ERIC Number: ED284309
Record Type: RIE
Publication Date: 1987-May-19
Reference Count: 0
Perceptions of Cable Public Access.
Banks, Mark J.; Porter, Gregory S.
Members of the local community should be aware of public access channels on cable television systems, yet large segments of the public are unaware that they exist. To determine how the medium was perceived in the Milwaukee, Wisconsin area, a study surveyed 226 individuals by telephone, asking if they were aware of public or community access on cable. For respondents who answered negatively, public access was defined as the opportunity for people to produce and show their own programs on cable television, because public access television has many synonyms in practice. Results of the awareness poll indicated that cable subscribers were significantly more likely to express awareness than non-subscribers, and those who lived in areas served by older cable systems or were more educated were even more likely to be aware. After learning of it through mass media information, flipping channels was the most common way people became aware of public access. Respondents were polled for words they associated with public access, then a knowledge instrument was constructed from "true" statements about public access (such as "open to anyone" and "free speech"). Those with more knowledge of public access cable were more likely to agree with the statements, and those with low knowledge were more neutral. (SKC)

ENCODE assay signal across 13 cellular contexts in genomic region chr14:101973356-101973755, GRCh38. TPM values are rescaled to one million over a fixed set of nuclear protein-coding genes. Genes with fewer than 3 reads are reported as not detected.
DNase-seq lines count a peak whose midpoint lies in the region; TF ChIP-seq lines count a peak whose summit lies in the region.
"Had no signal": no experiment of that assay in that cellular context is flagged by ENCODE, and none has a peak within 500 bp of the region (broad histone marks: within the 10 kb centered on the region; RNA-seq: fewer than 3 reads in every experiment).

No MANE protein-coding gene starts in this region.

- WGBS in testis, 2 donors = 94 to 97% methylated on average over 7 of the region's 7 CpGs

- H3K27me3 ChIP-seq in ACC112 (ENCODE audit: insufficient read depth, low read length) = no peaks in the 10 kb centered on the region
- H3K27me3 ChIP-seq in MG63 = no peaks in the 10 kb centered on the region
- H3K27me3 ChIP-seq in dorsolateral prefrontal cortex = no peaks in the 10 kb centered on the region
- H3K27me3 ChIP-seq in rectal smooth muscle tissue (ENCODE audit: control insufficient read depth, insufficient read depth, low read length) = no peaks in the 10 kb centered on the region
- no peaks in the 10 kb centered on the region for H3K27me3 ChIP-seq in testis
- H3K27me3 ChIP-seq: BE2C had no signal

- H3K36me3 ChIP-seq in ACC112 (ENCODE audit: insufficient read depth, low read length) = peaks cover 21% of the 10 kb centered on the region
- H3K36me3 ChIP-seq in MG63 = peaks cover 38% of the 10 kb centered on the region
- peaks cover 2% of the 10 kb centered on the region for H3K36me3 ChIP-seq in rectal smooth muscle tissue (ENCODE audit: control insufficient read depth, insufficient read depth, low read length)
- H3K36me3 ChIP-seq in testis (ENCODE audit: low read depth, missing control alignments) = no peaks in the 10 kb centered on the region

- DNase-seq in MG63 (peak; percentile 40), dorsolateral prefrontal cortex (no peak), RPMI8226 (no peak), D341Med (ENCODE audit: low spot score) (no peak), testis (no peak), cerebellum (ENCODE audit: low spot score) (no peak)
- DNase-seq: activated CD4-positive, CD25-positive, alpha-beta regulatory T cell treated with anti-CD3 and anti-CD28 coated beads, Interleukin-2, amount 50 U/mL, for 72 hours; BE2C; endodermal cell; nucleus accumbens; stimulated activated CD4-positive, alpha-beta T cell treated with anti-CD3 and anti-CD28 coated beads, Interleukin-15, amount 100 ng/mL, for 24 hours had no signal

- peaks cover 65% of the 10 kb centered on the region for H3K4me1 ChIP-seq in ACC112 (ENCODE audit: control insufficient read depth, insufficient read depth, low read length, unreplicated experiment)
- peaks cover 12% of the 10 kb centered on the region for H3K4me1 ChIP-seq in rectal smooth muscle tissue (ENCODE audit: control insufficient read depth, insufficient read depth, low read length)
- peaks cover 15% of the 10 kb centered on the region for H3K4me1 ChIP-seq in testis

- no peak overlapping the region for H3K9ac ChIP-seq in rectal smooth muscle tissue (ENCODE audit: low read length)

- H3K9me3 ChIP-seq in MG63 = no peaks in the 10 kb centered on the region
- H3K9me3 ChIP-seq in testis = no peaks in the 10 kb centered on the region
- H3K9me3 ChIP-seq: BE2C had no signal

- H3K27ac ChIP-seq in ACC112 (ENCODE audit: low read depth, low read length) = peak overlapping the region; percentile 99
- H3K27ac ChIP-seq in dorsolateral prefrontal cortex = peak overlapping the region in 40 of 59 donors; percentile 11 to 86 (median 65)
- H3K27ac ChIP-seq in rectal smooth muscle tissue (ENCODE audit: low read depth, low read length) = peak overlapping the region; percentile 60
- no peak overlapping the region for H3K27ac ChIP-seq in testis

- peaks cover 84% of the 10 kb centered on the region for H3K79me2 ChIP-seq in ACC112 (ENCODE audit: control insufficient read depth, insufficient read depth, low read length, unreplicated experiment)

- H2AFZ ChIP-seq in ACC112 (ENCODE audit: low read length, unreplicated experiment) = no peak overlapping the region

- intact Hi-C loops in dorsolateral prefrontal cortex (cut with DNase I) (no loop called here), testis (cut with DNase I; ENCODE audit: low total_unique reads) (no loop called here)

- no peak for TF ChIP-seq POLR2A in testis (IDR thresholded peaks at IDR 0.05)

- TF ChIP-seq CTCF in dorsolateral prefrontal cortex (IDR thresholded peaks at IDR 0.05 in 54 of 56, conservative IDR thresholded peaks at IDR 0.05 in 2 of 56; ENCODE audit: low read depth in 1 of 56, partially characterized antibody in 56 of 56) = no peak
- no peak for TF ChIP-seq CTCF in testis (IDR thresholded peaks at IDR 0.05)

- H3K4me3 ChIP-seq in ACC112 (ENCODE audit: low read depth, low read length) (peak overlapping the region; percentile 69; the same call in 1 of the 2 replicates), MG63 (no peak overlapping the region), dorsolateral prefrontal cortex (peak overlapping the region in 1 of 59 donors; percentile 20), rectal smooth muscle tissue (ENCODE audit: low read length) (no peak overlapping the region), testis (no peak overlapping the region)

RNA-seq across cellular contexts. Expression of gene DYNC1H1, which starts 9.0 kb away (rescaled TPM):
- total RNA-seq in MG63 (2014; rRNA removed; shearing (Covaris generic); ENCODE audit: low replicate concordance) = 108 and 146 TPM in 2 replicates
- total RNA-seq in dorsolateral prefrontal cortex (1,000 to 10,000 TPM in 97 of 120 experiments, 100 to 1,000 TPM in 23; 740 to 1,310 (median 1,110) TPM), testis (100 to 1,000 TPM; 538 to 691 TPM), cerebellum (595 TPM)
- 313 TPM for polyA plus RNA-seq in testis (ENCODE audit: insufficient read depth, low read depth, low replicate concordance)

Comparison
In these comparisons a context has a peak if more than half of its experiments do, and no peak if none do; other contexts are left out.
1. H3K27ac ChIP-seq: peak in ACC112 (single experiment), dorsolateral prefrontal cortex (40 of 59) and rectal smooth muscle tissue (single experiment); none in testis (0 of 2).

Publication Type: Speeches/Meeting Papers; Reports - Research
Education Level: N/A
Authoring Institution: N/A
Identifiers: Media Exposure; Media Habits; Public Access Television; Wisconsin (Milwaukee)
Note: Paper presented at the Annual Meeting of the Eastern Communication Association (78th, Syracuse, NY, May 18-21, 1987).